What do we mean when we say the word race and that we are a member of one? Do we know what it means to belong to a race? How many races exist and why is the existence of race necessary? How are these races defined and assigned to cultural groups? How long have we been described as racial beings or judged by the social coloring of skin? What do we believe about race and what does race believe about us? And what of our Christian faith prepares us for the questions that arise when discussing race? What would God say, what would Jesus do about race?
These are important questions as we seek to live without race in the practice of our Christian faith. We must assess our investment in race and its power to define who we are and how we live. To do so, we must accept the fact that we don’t know much about race. Sadly, most of us do not know the answers to the questions asked above and worse still, we don’t desire to know.
The fact that we accept race so readily as apart of our identity without knowing much about it, save the stories that our parents and grandparents have shared with us, provides evidence of our self- ignorance and the absence of self- discovery. Because if we truly and fully understood race and not just racism, prejudice or stereotypes, we would not want it. We would not claim a race and we would not want race to claim us.
I believe that the difficulty that we have with leaving race behind lies in our inability to distinguish between experience and expression. We may have experienced racism or prejudice but it is not because we are an expression of the opposing socially constructed race. The rationale for our mistreatment lies not in our identity (e.g. “the Negro problem”) but in the sinful nature of humanity. The person was mean or callous or hateful because she/he wanted to be and if she/he did not have race as a reason, another would be created so that the sinful behavior could continue.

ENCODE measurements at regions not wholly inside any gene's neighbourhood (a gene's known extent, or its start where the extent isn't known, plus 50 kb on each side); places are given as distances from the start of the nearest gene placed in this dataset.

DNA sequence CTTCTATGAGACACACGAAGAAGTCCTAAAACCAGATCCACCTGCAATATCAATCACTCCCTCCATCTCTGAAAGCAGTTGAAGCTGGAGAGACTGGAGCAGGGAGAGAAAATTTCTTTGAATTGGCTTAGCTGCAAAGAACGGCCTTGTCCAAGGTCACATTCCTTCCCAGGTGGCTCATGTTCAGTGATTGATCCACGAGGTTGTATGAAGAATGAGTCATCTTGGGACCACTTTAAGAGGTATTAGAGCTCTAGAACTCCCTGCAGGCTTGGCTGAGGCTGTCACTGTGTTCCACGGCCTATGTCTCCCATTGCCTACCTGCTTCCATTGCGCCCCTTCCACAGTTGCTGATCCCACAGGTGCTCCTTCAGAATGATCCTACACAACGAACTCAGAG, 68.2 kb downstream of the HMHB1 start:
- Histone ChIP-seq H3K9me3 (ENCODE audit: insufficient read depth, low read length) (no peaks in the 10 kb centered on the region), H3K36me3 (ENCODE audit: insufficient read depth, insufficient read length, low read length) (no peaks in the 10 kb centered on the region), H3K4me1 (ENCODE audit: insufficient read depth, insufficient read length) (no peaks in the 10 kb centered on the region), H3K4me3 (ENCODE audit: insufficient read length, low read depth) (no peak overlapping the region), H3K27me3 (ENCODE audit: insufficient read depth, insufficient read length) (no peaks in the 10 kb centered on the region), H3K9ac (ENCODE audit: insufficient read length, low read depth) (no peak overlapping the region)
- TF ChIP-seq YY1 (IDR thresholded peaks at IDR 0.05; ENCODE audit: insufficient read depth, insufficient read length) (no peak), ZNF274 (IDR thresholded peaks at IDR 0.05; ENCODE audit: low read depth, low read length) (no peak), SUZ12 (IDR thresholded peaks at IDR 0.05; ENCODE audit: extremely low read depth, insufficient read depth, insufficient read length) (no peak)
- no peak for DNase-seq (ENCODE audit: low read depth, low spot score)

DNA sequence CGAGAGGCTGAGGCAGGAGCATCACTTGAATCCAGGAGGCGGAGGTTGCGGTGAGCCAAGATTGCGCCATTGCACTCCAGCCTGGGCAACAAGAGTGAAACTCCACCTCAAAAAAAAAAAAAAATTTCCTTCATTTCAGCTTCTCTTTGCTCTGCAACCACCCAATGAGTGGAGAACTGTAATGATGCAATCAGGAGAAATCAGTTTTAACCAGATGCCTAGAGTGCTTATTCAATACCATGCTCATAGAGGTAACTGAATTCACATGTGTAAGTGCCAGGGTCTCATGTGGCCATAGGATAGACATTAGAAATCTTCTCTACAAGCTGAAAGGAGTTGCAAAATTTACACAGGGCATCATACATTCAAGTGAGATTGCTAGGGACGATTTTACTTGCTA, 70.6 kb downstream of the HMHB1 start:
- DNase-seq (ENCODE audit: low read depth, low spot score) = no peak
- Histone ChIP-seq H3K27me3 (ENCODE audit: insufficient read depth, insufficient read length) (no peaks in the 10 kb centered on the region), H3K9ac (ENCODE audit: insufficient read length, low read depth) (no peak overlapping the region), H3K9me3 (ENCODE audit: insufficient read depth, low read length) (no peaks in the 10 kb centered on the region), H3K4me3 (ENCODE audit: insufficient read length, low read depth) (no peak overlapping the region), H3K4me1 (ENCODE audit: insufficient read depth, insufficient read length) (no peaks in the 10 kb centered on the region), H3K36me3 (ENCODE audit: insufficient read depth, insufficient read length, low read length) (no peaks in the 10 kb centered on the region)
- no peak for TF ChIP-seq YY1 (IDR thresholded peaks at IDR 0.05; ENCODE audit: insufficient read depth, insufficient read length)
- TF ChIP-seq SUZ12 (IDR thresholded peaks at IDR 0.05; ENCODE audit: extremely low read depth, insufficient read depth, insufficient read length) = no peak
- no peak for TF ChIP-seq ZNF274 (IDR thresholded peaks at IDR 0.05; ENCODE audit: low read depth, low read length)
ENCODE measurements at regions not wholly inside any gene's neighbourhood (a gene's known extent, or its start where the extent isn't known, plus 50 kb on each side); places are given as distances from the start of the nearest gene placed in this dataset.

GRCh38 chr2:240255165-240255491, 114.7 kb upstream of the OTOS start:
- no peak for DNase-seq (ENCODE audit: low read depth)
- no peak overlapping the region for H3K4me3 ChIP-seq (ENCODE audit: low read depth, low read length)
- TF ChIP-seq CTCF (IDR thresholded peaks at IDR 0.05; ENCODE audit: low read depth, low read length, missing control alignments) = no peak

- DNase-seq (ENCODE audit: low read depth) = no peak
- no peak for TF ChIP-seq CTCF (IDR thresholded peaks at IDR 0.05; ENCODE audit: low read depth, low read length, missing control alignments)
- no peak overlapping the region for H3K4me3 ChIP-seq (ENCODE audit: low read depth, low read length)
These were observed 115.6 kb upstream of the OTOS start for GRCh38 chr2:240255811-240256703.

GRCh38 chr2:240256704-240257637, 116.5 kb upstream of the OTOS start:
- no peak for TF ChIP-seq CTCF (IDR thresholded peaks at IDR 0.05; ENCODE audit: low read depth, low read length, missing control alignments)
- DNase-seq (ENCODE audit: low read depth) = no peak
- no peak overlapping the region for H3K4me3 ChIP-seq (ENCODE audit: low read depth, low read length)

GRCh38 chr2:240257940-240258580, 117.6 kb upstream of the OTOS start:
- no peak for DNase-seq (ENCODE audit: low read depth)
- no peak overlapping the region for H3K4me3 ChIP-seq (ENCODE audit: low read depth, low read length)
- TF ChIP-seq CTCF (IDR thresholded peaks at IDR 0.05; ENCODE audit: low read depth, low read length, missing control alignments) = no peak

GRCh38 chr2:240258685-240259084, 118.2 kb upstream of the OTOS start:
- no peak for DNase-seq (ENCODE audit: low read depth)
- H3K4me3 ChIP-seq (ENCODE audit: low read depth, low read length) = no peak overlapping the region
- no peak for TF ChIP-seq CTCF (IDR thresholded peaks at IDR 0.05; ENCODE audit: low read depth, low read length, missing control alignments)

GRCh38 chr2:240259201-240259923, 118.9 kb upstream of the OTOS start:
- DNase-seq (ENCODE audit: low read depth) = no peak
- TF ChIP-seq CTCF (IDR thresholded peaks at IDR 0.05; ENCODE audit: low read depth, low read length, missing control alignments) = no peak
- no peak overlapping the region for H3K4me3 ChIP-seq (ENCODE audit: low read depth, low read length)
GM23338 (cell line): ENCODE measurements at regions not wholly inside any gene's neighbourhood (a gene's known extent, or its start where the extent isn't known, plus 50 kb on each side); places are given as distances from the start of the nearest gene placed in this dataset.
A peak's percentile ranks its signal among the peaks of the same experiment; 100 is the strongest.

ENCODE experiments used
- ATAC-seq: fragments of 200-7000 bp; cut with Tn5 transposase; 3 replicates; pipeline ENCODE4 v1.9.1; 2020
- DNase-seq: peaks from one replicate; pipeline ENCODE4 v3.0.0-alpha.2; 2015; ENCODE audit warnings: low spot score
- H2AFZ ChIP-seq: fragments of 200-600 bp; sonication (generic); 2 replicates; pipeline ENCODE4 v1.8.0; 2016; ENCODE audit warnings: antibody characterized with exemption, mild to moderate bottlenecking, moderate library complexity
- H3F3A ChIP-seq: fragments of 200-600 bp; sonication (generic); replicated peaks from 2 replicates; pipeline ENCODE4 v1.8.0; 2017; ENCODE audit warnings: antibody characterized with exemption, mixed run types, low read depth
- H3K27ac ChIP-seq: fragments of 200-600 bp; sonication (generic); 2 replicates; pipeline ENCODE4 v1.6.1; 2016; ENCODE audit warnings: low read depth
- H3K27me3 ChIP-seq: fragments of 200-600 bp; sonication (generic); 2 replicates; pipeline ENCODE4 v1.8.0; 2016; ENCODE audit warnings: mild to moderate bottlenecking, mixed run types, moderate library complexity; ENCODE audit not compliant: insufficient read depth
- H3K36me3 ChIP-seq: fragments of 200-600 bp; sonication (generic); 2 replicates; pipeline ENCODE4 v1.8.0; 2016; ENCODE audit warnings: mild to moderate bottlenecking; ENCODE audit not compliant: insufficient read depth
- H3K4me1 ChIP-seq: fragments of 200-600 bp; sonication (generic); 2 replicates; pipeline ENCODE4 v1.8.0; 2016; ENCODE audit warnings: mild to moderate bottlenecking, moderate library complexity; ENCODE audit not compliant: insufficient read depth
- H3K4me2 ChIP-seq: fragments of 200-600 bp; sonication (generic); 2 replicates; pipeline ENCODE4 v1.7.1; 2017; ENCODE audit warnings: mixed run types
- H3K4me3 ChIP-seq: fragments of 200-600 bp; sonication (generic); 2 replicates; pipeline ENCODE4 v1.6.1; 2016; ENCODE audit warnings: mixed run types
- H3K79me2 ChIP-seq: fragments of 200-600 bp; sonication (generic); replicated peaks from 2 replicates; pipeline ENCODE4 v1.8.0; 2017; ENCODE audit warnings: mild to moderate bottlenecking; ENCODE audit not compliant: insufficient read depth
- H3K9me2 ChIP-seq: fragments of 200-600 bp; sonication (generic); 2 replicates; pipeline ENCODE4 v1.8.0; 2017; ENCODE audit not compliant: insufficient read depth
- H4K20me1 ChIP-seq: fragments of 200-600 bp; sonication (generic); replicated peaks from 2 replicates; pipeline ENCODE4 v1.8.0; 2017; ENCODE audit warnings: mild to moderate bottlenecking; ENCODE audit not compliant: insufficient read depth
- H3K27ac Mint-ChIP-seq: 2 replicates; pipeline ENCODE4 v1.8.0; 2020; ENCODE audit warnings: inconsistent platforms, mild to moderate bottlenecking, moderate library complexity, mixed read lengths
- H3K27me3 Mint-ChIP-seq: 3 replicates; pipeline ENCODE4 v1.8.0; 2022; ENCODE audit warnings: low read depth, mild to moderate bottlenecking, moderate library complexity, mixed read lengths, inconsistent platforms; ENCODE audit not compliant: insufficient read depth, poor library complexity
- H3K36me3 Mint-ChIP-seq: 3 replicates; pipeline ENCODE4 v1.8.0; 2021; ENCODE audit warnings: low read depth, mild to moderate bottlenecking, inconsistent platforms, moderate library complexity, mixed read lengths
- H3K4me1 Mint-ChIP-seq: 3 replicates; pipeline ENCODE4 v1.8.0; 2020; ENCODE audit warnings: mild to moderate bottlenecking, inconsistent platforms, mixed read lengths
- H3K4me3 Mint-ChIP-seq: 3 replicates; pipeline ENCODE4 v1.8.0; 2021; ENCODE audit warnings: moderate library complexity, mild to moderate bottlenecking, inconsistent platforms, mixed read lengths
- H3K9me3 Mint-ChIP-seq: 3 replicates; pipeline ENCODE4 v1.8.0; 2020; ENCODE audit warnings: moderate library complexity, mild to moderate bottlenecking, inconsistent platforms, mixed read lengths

I also find with race that the identity that it provides us is inherently conflictual. When we choose a race, we pick a side. We take a position on all of the other social colors; it is the nature and purpose of race. But, this only continues this cycle of misidentification, unforgiveness and cultural segregation. There is no reconciliation in race.
So what does race mean? The meaning of race has changed over time as the theory of racial superiority was treated by different fields of study. Today, it depends on who is talking about race and what socially constructed race is being discussed. Though many persons would agree that race is not real but is a social construct, they still find it difficult to not associate themselves with one or the other. Its meaning does matter and our ability to define it will allow us to redefine it under the scrutiny of sacred Scripture.
Race is the categorizing of entire cultural groups based on the social coloring of skin and physical characteristics which determine their numerical/ political relevance (i.e. majority/ minority), social worth (i.e. privileged or disadvantaged, superior or inferior) and spiritual purpose (i.e. children of light versus children of darkness). Michael Omi and Howard Winant, who are credited with the racial formation theory, define race as “a concept which signifies and symbolizes social conflicts and interests referring to different types of human bodies.” For race, it is the external that is of the utmost importance and much is at stake if we do not have the right appearance.
How do these definitions make you feel about yourself, other cultures, your society? Has it changed your view of race? I admit that this truth takes some getting use to. You may want to read the definitions a few times to allow them to sink in. But, once it does, oh the freedom! Race does not have the predetermining power that we believe that it does. We do not have to be defined by race but can redefine race for ourselves, putting it on our own terms. You can be raceless.